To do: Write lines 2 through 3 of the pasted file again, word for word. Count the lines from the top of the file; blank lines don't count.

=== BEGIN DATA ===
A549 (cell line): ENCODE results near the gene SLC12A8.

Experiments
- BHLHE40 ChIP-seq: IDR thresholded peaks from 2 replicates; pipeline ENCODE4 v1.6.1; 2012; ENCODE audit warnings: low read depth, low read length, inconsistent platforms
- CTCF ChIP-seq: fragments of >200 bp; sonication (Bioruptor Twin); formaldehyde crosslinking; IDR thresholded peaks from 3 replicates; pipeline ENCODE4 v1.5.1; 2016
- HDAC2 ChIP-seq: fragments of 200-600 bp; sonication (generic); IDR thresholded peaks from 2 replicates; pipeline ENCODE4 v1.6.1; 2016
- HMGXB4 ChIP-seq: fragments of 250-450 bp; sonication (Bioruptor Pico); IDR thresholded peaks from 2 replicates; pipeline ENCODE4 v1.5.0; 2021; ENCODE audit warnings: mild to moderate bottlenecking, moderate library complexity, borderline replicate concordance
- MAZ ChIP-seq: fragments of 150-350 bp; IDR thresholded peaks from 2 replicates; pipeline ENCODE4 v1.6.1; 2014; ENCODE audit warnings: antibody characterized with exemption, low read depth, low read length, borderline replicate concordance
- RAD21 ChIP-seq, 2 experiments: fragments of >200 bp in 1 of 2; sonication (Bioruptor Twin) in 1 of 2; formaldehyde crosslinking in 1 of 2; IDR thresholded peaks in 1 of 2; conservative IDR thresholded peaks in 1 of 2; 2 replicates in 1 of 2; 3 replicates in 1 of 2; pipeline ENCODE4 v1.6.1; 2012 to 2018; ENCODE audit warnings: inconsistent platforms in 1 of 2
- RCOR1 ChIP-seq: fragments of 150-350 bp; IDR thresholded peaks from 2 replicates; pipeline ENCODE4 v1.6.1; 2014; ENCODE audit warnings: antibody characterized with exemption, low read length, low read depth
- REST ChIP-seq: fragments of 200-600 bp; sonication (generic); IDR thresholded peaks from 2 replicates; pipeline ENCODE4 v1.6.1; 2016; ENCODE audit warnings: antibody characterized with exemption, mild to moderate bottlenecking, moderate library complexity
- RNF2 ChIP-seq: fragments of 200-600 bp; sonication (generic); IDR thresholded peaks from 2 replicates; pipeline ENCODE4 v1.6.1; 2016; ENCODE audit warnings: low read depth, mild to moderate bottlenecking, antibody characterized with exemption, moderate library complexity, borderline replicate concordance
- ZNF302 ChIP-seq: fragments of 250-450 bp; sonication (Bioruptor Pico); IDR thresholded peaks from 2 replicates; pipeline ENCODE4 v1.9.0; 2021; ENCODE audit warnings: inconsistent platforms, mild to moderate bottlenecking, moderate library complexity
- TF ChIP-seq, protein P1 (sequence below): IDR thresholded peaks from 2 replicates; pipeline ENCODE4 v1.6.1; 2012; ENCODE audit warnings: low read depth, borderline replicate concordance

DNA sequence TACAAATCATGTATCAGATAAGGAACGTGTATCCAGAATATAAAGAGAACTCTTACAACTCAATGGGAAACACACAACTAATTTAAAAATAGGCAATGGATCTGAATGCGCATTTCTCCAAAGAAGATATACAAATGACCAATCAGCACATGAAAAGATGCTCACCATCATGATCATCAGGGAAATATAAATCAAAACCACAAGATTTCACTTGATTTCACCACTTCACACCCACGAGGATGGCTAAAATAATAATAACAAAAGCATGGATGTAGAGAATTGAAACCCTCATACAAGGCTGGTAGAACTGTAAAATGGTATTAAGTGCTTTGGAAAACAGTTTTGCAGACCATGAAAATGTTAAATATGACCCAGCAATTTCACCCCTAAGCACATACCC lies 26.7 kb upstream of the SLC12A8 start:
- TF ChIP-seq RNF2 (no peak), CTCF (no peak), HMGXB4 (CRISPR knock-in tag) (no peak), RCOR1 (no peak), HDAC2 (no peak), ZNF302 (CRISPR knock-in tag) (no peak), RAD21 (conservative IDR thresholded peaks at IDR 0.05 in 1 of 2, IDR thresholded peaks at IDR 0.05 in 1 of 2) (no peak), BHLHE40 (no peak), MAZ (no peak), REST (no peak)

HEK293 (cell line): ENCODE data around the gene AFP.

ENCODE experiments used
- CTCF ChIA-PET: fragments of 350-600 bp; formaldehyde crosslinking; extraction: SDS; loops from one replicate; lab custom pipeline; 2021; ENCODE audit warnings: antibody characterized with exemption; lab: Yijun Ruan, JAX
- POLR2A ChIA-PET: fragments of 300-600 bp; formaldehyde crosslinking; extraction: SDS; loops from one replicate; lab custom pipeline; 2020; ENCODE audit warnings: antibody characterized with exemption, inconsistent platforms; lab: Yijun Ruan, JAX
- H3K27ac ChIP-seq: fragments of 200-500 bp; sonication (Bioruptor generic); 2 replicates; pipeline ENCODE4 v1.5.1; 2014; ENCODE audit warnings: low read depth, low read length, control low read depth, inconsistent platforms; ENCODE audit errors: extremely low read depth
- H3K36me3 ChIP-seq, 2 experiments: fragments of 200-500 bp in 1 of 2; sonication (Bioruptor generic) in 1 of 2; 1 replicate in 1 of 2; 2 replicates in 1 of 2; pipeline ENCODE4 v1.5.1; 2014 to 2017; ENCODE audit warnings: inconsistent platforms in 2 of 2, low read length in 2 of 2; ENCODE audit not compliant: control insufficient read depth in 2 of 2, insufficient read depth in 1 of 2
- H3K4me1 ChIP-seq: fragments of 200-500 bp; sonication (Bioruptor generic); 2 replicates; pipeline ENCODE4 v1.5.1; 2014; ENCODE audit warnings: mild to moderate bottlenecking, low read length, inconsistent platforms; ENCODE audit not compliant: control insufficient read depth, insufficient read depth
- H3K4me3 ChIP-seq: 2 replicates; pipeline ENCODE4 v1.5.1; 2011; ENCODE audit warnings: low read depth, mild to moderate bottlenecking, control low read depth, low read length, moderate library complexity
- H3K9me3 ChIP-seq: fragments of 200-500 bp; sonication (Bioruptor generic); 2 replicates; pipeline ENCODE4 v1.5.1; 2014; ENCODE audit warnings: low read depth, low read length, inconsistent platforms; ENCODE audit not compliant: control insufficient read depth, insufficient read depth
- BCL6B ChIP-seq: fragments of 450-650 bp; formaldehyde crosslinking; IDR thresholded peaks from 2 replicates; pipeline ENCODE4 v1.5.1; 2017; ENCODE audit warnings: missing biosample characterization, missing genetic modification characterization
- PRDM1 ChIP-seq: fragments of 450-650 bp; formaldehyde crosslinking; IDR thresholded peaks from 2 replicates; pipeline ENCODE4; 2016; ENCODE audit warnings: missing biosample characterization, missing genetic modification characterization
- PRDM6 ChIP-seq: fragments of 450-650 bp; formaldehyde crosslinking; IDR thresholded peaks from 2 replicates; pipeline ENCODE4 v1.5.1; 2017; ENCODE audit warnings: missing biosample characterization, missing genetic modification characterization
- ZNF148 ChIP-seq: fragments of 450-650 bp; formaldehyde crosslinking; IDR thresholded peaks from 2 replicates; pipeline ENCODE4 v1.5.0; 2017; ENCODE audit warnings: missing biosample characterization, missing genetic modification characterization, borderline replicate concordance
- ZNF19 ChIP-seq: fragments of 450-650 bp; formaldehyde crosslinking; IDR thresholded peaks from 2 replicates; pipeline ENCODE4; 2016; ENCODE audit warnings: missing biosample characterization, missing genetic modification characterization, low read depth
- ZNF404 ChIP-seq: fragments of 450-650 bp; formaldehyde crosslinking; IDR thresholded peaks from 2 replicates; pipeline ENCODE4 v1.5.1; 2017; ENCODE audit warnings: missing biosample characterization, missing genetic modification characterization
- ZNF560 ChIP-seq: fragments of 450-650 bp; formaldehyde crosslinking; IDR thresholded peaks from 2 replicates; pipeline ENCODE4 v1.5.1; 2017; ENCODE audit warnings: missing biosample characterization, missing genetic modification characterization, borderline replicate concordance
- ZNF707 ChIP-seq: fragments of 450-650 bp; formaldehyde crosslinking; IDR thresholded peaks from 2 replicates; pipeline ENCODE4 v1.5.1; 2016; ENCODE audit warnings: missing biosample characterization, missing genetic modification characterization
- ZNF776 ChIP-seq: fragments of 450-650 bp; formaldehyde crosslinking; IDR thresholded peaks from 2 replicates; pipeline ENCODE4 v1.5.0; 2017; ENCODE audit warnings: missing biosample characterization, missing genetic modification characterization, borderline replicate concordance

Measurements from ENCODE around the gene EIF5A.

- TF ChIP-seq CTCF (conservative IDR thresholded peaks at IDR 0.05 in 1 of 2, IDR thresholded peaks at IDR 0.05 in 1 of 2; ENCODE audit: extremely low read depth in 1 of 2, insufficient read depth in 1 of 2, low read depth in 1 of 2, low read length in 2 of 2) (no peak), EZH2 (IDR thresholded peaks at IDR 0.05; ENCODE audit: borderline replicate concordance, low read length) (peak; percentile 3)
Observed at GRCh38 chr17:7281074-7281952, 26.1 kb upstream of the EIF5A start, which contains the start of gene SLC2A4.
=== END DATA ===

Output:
Experiments
- BHLHE40 ChIP-seq: IDR thresholded peaks from 2 replicates; pipeline ENCODE4 v1.6.1; 2012; ENCODE audit warnings: low read depth, low read length, inconsistent platforms